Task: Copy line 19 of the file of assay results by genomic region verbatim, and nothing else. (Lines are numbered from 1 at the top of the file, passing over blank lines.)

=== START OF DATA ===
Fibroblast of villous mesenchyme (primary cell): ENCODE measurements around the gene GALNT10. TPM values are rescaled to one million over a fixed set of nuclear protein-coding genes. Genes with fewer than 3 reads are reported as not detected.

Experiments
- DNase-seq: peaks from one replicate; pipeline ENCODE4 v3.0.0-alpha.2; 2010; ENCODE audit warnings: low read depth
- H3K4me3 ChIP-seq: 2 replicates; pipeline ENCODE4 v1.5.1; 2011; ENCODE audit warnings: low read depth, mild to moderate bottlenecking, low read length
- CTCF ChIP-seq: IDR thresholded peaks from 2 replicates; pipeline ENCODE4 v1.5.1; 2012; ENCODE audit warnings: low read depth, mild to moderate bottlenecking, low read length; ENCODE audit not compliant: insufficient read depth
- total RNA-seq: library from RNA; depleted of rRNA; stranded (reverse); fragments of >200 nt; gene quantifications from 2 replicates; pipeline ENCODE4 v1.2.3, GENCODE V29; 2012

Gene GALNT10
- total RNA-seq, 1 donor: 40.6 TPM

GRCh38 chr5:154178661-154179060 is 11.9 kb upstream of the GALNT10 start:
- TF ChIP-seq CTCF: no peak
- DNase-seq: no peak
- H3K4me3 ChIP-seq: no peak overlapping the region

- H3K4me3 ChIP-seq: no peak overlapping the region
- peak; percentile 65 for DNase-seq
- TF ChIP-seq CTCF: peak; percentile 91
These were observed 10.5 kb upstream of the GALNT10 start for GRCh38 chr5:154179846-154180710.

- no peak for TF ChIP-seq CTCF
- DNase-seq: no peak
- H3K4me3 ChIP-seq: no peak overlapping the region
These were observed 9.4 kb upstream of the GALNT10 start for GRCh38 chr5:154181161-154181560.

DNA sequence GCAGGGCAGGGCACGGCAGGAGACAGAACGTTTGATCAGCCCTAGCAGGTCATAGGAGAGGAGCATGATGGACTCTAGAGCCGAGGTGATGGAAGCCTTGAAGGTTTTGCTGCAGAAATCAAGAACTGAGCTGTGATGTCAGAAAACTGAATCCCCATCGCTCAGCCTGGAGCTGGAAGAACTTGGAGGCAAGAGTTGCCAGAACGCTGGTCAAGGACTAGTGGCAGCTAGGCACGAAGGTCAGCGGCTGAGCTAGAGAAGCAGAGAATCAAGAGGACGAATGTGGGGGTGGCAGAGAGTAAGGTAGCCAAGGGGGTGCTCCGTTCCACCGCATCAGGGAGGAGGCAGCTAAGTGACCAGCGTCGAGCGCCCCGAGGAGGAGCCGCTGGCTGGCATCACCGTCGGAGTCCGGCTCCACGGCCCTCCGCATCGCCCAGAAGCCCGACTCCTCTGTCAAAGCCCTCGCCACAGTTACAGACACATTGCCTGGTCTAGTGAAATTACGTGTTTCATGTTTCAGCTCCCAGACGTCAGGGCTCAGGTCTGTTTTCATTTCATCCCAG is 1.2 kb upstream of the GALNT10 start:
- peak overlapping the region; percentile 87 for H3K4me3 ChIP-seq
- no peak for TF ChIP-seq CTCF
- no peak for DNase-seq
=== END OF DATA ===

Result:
- H3K4me3 ChIP-seq: no peak overlapping the region